Several readers have alerted me to a possible phishing scheme masquerading as an email from Ancestry.com. Reader “T” reported that he received the following message:
Ancestry has moved to a brand new support platform. By doing so we have created a more powerful set of tools as well as added some key features to aid you with any of your future support needs. To take part in this new experience; you will need to reset your password by clicking on the following link: https://support.ancestry.com/login? [he removed the rest of the link].
Your Username is: Removed
I assume he substituted the word “Removed” for his username, but for illustration, let’s assume it actually said “Removed.” Darlene in Lakeview reported that her email really did contain an incorrect username.
There are a number of red flags that rightly trigger suspicion about an email. (This example contains several.)
- Purports to be from one address when it comes from a different one. (In this example, the email claimed to be from ancestry.com but was actually from salesforce.com. That’s suspicious.)
- Does not state your username. That’s a big, big red flag. Genuine phishing emails generally don’t know your username. Purporting to know your username, but stating it incorrectly should throw perhaps an even bigger red flag.
- The email seeks confidential information, such as username, password, birthdate, address, social security number, or other financial information. Be careful. I investigated one phishing website that sent off your information as you typed it. It didn’t wait for you to submit the information. The first question was pretty safe: email address. The second seemed so as well: First and Last name. Next, address. Somewhere down the page it asked for credit card. Finally, it asked for the number at the bottom of your checks. By the time you became suspicious, they had already stolen valuable information about you. You didn’t have to click Submit or Send or anything. (This example seeks your password, making it suspicious. No one told me what happened when they clicked the link.)
- The email is unexpected, or isn’t logical. In this example, you might have tested the situation by typing www.ancestry.com into your browser and try logging in. If you are not prompted to change your password, then the email doesn’t make sense.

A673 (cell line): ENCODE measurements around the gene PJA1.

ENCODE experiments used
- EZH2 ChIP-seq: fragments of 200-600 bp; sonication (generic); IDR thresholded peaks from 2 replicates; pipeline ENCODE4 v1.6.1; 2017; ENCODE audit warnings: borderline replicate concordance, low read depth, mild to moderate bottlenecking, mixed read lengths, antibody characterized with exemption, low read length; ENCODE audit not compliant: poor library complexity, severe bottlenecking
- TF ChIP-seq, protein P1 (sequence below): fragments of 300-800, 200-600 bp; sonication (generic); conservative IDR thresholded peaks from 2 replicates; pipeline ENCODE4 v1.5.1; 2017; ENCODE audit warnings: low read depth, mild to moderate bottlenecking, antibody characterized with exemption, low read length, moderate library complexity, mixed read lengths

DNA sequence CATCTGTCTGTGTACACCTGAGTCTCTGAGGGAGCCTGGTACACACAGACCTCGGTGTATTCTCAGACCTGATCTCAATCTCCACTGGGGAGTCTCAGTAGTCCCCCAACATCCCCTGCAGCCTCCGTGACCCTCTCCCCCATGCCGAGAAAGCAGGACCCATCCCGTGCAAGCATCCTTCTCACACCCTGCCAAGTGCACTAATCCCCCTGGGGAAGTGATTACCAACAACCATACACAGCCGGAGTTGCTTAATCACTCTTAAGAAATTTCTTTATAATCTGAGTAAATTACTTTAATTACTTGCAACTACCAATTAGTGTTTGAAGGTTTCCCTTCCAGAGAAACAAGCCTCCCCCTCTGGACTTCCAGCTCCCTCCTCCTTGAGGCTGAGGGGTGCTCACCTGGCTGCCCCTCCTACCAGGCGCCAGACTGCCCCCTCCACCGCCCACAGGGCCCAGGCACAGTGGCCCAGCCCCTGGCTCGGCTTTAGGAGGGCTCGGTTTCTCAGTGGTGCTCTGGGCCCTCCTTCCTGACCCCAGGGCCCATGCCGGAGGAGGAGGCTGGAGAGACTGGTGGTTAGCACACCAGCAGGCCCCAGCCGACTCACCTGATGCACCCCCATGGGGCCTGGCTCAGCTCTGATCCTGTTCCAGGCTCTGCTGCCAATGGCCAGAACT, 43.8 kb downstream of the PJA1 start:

- Your email program indicates that the link goes to someplace different than what is shown. This is another big, big red flag. Never click a link in an unexpected email without comparing the two addresses. More on that in a minute. (I don’t know if that was the case in this example.)
Let me teach you how to do the last one. You should have received an article on Sunday titled “Suspicious Links.” It contains one suspicious link and three non-suspicious links. I sent it separately because some of you may have email systems that blocked the email. (Kudos to those email systems.)
Hover over each link and look for a little help box that shows where the link will actually go. (See the screen image, below, from Gmail.) If what is displayed in the email and what is displayed in the little help box are different, that is a big red flag. Don’t click the link. The link is not what it claims to be. The email sender may be trying to deceive you. The link may show the address of your bank but send you to a malicious imposter site that tricks you into giving up your username and password. Go ahead and click “www.familyesarch.org.” Did you end up on FamilySearch.org?
Some programs popup the actual link somewhere other than the lower corner. Current versions of Microsoft mail programs place it near the link itself: